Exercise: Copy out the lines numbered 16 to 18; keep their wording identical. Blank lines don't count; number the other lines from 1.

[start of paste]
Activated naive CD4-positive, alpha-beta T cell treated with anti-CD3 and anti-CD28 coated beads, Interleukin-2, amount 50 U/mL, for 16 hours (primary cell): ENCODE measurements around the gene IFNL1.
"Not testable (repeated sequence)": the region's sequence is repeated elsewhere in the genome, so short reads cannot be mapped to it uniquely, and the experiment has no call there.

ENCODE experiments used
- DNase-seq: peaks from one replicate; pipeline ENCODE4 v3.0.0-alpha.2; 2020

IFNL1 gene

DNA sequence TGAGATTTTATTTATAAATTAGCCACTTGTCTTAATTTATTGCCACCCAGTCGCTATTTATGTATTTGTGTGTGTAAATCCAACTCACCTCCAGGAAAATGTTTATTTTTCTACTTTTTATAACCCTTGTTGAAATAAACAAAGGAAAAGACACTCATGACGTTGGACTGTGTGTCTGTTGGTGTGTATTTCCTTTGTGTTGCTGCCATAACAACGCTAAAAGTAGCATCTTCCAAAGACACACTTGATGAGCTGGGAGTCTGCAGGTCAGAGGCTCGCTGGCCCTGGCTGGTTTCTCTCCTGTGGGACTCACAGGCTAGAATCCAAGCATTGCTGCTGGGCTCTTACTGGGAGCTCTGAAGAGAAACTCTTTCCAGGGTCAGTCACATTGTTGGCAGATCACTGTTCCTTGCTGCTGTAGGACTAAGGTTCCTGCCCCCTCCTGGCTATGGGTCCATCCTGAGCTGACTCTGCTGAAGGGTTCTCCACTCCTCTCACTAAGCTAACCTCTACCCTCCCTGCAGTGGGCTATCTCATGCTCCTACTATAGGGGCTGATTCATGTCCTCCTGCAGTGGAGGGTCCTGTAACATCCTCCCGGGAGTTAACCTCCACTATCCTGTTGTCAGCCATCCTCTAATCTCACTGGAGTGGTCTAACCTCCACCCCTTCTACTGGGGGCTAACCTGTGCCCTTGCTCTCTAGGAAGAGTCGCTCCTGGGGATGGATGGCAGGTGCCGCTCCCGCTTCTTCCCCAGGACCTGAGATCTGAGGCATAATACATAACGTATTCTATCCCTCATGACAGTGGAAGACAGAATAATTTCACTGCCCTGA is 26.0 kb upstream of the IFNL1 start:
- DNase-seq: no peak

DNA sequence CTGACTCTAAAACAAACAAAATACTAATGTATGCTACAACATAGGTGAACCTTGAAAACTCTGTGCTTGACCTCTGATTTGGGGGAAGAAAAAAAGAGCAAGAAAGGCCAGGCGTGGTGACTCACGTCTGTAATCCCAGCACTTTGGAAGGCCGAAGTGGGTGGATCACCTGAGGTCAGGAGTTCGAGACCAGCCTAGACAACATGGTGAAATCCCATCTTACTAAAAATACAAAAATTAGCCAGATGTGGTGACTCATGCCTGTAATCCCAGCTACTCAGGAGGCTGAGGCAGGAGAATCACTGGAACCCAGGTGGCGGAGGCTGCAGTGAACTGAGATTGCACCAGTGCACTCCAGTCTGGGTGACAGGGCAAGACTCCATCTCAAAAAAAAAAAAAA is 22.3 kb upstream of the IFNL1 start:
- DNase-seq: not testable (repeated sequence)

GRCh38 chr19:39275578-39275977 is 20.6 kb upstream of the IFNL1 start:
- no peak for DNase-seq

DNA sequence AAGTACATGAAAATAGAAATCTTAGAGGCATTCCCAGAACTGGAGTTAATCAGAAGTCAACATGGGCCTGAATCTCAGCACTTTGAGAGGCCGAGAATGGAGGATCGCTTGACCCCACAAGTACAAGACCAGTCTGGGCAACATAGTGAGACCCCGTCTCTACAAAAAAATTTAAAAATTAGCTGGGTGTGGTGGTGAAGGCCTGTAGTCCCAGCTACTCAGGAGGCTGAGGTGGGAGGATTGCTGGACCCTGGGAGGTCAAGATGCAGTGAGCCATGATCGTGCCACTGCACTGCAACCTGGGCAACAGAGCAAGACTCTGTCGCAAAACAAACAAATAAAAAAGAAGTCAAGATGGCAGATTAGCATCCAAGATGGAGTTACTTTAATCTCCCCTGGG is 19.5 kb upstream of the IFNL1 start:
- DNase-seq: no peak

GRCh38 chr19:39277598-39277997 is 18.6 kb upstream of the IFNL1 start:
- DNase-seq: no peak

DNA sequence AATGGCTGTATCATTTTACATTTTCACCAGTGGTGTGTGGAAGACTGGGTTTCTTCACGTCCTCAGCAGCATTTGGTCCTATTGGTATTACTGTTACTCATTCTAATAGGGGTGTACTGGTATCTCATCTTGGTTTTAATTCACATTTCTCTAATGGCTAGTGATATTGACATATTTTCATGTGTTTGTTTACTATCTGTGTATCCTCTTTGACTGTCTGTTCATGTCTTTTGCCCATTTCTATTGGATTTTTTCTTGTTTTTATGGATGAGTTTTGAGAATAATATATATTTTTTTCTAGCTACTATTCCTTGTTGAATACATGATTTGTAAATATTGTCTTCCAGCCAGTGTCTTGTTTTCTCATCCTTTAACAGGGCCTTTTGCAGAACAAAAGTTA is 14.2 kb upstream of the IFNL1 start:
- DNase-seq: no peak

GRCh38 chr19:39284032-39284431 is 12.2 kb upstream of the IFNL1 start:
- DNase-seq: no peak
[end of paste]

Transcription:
DNA sequence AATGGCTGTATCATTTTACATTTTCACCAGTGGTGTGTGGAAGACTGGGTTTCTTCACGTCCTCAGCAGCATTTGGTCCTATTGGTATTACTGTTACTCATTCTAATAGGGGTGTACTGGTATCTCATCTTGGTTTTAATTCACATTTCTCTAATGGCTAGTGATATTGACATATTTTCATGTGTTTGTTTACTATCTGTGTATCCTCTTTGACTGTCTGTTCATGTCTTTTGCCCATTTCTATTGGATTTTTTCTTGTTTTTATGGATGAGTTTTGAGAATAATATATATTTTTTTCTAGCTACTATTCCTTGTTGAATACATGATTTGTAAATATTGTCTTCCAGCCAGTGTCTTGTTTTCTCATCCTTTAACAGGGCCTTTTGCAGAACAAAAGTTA is 14.2 kb upstream of the IFNL1 start:
- DNase-seq: no peak

GRCh38 chr19:39284032-39284431 is 12.2 kb upstream of the IFNL1 start: